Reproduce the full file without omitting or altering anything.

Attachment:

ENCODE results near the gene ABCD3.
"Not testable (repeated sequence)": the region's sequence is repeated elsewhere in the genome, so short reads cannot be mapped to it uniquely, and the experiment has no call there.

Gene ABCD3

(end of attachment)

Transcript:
ENCODE results near the gene ABCD3.
"Not testable (repeated sequence)": the region's sequence is repeated elsewhere in the genome, so short reads cannot be mapped to it uniquely, and the experiment has no call there.

Gene ABCD3